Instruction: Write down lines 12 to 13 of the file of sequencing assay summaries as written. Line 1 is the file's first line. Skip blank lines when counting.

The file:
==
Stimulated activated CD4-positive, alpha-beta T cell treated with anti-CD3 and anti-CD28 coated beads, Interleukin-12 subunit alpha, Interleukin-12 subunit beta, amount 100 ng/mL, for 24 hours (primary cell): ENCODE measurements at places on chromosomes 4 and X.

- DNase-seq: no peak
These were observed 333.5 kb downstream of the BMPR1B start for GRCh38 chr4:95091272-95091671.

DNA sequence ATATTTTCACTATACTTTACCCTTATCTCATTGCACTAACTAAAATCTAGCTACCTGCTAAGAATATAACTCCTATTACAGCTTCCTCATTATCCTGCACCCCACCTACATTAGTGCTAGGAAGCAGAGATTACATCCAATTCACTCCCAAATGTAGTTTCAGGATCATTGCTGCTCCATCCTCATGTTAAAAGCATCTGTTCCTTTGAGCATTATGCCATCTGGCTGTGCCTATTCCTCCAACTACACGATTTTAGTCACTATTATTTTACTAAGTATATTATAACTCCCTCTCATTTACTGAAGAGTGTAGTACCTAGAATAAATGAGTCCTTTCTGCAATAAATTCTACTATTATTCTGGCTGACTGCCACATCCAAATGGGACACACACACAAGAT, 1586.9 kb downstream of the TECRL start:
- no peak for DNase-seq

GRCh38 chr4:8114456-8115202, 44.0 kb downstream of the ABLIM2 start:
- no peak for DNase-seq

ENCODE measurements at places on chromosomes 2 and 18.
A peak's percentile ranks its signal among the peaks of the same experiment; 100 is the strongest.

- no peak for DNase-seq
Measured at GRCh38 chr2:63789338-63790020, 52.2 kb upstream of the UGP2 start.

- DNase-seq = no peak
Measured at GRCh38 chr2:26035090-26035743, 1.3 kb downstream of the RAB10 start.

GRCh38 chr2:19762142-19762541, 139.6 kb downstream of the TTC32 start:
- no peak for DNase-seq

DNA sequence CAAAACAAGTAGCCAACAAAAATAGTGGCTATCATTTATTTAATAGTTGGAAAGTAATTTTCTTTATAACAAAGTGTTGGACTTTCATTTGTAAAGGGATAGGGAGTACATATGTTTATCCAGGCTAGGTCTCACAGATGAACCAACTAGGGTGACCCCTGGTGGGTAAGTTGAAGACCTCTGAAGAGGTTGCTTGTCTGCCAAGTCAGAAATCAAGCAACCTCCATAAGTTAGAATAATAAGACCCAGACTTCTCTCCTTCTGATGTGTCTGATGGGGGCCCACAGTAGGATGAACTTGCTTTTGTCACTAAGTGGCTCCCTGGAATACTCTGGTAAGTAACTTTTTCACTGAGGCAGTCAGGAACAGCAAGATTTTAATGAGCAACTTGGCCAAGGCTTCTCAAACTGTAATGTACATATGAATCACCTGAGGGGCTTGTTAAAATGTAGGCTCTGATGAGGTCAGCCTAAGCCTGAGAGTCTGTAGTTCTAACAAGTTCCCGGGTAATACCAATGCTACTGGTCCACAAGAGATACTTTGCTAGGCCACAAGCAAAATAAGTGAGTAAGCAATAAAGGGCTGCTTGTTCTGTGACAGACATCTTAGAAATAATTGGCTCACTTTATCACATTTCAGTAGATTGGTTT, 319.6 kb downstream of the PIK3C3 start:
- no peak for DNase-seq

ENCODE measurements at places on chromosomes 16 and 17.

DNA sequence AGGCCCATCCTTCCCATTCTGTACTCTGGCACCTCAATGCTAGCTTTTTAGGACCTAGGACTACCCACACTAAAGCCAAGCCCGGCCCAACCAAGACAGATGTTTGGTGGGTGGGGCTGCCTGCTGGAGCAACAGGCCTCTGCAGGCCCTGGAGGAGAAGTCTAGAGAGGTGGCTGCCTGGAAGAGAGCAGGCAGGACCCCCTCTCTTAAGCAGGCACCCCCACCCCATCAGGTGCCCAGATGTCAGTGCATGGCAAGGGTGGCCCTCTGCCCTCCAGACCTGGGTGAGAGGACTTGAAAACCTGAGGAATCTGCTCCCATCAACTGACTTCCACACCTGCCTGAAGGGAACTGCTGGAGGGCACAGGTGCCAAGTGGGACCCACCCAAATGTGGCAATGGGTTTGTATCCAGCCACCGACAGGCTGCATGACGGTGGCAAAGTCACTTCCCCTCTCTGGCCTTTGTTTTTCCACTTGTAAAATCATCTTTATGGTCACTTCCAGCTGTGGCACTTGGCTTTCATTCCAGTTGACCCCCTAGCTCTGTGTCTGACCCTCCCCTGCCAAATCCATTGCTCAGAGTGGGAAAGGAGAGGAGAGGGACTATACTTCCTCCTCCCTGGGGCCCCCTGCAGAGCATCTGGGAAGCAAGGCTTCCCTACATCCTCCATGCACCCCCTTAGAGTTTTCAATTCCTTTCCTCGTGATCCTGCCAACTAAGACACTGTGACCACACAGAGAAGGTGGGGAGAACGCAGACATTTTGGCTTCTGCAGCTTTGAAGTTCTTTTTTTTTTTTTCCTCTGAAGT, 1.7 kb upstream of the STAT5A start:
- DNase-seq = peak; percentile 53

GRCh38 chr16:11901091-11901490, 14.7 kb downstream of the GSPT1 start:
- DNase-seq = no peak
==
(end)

- DNase-seq = no peak
Measured at GRCh38 chr2:26035090-26035743, 1.3 kb downstream of the RAB10 start.